When you’re scouting fields, go looking for trouble
Now is a good time to see if decisions made at planting paid off. Days are warming, plants are emerging and each field will tell a story of what worked and what didn’t.
When you enter a field, look for trouble – where are the problem areas? Are they scattered across the field or just at the field entrance, along the field edge or waterway? Maybe they are more severe in low areas or on exposed slopes. These are all hints that can help troubleshoot stand problems. My favorite signs are the ones that perfectly fit sprayer width, tractor tracks or the third row on the planter (see picture).
Note these problem areas and then look at individual plants. Compare healthy plants to the ones affected. Be sure to dig the plant up. This time of year, a lot of the mystery can be solved by looking at the seed, roots and sprouts.
Then check to see how big a problem it is. One or two plants with the same symptoms may just mean the field should be monitored regularly. Damage from diseases and most insects progresses with time.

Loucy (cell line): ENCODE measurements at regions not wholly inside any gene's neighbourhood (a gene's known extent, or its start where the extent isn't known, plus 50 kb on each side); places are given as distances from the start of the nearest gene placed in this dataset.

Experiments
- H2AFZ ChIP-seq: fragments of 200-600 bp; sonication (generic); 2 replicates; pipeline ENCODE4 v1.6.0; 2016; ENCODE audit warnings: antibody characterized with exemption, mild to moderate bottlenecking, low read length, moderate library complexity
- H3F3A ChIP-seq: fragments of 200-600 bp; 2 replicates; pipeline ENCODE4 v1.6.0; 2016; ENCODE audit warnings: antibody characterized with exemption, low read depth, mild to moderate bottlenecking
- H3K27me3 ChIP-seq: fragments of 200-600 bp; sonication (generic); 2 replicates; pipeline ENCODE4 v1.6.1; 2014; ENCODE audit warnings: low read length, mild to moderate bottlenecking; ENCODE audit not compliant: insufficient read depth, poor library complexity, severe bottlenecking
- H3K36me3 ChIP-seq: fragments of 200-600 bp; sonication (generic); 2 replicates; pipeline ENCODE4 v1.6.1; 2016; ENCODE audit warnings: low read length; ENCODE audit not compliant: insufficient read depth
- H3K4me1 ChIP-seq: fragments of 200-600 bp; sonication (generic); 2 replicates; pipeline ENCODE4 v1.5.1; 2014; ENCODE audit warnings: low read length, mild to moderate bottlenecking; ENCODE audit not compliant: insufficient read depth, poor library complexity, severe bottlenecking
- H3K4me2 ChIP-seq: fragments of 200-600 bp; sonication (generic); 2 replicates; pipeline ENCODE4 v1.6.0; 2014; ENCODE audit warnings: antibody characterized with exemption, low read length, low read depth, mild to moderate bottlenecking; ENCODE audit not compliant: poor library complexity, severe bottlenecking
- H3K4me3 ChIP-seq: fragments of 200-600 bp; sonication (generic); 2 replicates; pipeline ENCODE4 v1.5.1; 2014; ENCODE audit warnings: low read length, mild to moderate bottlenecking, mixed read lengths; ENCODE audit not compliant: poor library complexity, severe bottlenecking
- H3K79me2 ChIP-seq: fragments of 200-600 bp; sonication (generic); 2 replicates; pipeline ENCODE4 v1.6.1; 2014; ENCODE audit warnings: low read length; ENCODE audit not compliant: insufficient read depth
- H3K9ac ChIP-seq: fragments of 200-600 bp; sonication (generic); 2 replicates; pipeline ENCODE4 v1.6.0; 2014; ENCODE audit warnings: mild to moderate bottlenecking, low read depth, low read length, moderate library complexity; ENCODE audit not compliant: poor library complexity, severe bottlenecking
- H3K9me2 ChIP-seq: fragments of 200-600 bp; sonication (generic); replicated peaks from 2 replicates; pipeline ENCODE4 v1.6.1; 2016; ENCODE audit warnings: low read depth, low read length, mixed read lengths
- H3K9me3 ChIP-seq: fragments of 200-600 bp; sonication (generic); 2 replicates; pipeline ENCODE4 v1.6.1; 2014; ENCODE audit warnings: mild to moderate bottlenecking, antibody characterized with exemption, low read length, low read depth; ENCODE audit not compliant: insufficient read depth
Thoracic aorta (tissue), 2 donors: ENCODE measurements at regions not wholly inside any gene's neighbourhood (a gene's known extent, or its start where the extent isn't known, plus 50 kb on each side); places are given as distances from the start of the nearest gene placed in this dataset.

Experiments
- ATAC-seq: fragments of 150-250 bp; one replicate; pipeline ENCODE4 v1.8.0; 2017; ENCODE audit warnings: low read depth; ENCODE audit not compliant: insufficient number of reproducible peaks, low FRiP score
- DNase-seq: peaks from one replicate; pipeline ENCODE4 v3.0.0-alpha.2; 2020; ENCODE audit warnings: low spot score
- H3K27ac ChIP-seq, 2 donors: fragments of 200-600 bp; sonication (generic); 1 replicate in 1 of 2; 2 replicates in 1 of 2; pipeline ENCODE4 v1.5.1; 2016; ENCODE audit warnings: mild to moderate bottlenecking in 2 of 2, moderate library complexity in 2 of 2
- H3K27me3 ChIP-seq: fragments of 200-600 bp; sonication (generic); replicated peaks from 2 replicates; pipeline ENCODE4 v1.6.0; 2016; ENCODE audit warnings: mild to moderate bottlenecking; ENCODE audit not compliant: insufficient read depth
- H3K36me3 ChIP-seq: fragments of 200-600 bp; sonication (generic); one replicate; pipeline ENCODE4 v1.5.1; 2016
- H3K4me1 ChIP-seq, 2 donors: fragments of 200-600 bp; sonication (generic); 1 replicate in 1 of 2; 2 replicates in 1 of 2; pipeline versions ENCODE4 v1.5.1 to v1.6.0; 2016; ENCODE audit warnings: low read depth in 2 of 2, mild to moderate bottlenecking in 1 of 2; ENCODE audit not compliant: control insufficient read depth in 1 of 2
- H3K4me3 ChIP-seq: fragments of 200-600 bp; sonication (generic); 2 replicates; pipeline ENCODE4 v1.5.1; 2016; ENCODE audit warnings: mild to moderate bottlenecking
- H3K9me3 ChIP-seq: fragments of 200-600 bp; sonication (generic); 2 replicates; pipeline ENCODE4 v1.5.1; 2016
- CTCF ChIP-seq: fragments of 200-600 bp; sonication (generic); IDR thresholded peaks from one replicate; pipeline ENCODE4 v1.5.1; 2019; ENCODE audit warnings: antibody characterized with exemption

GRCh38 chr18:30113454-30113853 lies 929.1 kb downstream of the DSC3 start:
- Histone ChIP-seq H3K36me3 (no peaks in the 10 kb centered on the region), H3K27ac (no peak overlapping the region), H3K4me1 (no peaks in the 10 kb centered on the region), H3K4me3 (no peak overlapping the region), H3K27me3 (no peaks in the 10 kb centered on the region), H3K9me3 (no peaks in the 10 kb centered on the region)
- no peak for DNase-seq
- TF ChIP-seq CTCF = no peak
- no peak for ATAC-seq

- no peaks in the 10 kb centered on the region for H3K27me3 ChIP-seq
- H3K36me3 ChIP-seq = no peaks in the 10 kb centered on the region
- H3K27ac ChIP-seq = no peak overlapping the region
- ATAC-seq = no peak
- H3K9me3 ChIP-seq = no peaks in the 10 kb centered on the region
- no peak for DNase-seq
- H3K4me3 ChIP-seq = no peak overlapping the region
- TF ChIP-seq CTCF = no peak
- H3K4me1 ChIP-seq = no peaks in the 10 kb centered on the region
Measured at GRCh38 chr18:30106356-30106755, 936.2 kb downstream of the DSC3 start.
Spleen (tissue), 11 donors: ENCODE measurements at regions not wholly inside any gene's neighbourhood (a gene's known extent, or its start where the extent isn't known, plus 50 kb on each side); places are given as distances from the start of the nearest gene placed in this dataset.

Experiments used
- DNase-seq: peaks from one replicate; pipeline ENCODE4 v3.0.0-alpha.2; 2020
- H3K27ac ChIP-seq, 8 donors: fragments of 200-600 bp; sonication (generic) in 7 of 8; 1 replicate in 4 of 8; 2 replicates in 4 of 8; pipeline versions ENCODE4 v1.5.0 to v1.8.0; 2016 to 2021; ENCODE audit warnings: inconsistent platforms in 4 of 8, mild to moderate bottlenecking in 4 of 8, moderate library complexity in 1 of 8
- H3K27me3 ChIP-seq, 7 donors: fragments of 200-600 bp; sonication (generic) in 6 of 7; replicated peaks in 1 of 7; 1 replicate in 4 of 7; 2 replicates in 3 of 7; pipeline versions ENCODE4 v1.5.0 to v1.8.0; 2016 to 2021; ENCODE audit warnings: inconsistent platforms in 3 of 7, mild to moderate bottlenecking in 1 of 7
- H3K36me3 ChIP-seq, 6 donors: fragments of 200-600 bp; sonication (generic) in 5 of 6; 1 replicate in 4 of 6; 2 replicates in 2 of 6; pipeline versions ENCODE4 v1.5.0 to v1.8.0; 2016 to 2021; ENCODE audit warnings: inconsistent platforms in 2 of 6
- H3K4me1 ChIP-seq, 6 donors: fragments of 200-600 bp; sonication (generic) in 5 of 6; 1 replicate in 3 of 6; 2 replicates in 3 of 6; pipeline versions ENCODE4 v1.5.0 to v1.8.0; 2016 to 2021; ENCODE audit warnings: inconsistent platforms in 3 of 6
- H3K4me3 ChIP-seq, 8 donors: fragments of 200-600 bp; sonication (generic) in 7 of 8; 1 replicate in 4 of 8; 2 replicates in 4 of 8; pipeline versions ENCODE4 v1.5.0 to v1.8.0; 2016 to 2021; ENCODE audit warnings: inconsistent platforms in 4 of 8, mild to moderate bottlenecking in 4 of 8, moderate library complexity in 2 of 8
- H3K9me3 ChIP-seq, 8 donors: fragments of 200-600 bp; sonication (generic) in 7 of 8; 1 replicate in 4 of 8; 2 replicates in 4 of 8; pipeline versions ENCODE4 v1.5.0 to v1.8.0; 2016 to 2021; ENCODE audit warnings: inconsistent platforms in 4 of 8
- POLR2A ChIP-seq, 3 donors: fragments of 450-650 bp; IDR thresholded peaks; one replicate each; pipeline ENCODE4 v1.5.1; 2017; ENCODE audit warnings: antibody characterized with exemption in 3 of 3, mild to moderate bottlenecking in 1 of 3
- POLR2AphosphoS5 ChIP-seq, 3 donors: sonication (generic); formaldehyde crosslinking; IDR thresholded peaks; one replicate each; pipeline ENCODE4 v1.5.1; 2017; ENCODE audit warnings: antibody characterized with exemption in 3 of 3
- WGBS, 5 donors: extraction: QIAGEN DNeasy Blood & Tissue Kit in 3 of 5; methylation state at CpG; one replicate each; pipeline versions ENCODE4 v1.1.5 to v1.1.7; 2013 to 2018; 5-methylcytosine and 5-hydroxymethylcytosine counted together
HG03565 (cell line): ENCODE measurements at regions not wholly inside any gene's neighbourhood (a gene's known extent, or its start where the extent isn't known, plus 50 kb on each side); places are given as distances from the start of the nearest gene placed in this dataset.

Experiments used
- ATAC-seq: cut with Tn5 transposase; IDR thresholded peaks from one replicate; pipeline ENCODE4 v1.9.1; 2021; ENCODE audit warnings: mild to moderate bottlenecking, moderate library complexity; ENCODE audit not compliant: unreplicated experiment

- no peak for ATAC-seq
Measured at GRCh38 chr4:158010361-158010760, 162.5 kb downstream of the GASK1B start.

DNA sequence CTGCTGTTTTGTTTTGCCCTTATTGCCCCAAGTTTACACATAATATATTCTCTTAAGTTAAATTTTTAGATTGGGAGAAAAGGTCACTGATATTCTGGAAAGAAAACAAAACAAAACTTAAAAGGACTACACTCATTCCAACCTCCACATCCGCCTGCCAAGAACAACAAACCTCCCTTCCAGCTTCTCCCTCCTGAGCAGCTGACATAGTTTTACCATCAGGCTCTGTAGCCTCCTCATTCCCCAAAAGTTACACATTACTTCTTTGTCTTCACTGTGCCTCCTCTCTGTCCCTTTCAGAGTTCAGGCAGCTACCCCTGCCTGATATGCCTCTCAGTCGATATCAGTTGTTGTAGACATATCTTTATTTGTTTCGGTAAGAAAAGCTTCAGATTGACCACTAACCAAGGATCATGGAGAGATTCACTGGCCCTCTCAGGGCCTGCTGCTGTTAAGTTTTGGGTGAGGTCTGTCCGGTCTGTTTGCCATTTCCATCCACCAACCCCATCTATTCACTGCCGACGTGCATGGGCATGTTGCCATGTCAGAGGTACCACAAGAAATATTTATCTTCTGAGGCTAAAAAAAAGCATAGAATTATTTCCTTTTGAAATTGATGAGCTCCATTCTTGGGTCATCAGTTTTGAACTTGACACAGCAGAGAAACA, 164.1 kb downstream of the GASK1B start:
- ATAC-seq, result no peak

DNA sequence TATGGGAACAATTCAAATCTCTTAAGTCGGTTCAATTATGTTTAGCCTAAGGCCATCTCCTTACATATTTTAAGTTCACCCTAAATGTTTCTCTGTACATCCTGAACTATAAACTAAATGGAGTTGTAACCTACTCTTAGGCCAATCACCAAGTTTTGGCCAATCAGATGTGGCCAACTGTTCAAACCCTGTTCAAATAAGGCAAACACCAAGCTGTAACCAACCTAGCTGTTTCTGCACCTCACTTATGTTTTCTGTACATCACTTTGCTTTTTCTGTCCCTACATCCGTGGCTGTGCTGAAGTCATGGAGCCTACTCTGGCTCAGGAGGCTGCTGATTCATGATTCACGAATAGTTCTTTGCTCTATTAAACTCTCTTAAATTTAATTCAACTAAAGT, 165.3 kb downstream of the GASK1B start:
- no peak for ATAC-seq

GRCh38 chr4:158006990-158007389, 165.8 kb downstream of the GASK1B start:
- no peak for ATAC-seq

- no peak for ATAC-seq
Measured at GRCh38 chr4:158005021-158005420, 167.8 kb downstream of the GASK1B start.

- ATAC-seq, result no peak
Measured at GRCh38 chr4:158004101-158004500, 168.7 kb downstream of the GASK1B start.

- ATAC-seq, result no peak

Now is a good time to scout for:
- Seed decay and seedling blight, also called “damping off”
- Root rot or poor root development
- Seedcorn maggots
- Black cutworms
- Slug damage
- Seedling growth inhibitors caused by pesticide damage
- Frost damage
- Purple young plants caused by exposure to cool air and soil
- Crusting or “leafing out” underground
Submitting samples to MSU Diagnostic Services can provide a definitive answer to the troubles. For tips on submitting samples, see the MSU Extension News article Early identification of pests increases management options. To submit a sample, complete a submission form available at the MSU Diagnostic Services website. Send or deliver to:
MSU Diagnostic Services
Center for Integrated Plant Systems
578 Wilson Rd., Room 101
East Lansing, MI 48824-1311
Or, e-mail digital photos to firstname.lastname@example.org.